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Low bone mineral density measurements in care home residents - a treatable cause of fractures

Lookup NU author(s): Dr Terry AsprayORCiD, David Rawlings, Emeritus Professor Roger Francis


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Purpose: to assess predictors of fracture risk and treatment for osteoporosis among elderly care home residents. Subjects and methods: Design: cross-sectional survey; Setting: residents of care homes in Newcastle upon Tyne, UK; Participants: representative sample from residential care (87), nursing homes (105) and specialist homes for elderly people with dementia [elderly mentally infirm (EMI)]: residential (124) and nursing (76); Main outcome measures: dual-energy X-ray absorptiometry bone mineral density (BMD) at calcaneum; functional assessments, including cognition, using Mini-Mental State Examination (MMSE), Clifton Assessment Procedure for the Elderly-Behaviour Rating Score (CAPE-BRS) and Functional Assessment Staging Test (FAST) scores; current drug prescription. Results: MMSE, CAPE, FAST (all ANOVA P < 0.001) and weight (ANOVA P < 0.02) were lower in EMI homes. Drugs with sedative effects (chi-square, P < 0.0001) were more likely and calcium and vitamin D (CaD) supplementation (chi-square, P < 0.02) less likely in EMI care. For residential care, the odds ratio (OR) for sedative drugs in EMI was 2.13 (95% CI 1.11-4.06) with no significant difference between nursing homes. For CaD supplementation, the OR for EMI nursing homes was 0.19 (95% CI 0.05-0.72) and for EMI residential homes 0.38 (NS to 95% CI 0.12-1.27). BMD was low: mean T-score was -2.29 (95% CI -2-48 to -2.09) and Z-score -0.96 (95% CI -1.16 to -0.76) with a prevalence of osteoporosis (T-score < -1.6) of 69.2%. MMSE and FAST scores did not predict BMD. In EMI residential care, a decrease of CAPE score by 5 points was associated with a decrease in T-score by 0.6 (95% CI 0.15-1.1). Conclusions: of the tools used to assess function, only CAPE predicted low BMD in EMI residential care. Rates of CaD supplementation are particularly low in EMI care, where risk factors for fracture were the greatest. We conclude that fracture risk is neglected in these homes, and targeted education and treatment are warranted.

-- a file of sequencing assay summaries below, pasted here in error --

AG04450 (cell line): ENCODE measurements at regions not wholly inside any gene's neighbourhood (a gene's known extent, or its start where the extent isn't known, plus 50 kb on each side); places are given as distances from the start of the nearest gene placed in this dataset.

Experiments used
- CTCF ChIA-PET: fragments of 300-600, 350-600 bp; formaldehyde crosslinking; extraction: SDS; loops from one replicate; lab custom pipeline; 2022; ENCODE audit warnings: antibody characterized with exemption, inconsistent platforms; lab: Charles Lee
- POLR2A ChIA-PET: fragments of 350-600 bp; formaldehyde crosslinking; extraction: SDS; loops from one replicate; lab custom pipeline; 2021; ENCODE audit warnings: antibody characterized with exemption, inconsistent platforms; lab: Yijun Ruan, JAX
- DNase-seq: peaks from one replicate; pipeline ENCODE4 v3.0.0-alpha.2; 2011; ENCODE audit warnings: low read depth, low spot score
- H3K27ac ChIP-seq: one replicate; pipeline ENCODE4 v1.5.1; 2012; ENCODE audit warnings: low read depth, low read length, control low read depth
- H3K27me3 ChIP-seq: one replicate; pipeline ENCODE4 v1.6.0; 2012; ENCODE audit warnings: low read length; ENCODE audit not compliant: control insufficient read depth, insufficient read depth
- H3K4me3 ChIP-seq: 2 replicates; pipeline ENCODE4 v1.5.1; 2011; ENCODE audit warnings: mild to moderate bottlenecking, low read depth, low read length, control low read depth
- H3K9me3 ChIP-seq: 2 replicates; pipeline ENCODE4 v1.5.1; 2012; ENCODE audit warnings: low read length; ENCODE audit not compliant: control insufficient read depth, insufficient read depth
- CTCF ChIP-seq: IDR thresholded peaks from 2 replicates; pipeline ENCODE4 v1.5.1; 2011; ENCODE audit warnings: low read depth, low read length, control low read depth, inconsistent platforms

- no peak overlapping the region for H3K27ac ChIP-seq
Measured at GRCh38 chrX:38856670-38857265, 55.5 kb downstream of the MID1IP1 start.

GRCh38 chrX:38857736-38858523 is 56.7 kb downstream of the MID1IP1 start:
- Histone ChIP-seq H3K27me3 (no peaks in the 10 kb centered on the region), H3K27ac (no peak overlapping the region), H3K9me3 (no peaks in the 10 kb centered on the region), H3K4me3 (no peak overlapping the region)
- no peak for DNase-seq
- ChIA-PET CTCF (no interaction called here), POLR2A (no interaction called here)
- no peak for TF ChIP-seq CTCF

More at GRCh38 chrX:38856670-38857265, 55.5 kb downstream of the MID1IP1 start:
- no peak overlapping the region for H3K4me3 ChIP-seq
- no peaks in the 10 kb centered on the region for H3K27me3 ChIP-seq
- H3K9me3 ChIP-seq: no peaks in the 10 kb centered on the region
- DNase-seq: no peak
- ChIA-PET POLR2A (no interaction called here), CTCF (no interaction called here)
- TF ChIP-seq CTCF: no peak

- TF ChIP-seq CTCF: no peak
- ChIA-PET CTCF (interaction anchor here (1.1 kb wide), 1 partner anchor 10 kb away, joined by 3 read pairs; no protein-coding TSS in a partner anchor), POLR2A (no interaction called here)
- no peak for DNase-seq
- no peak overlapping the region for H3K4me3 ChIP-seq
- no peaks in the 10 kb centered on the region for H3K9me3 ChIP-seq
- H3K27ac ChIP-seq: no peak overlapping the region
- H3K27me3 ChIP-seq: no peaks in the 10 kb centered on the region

Publication metadata

Author(s): Aspray TJ, Stevenson P, Abdy SE, Rawlings DJ, Holland T, Francis RM

Publication type: Article

Publication status: Published

Journal: Age and Ageing

Year: 2006

Volume: 35

Issue: 1

Pages: 37-41

ISSN (print): 0002-0729

ISSN (electronic): 1468-2834

Publisher: Oxford University Press


DOI: 10.1093/ageing/afj018


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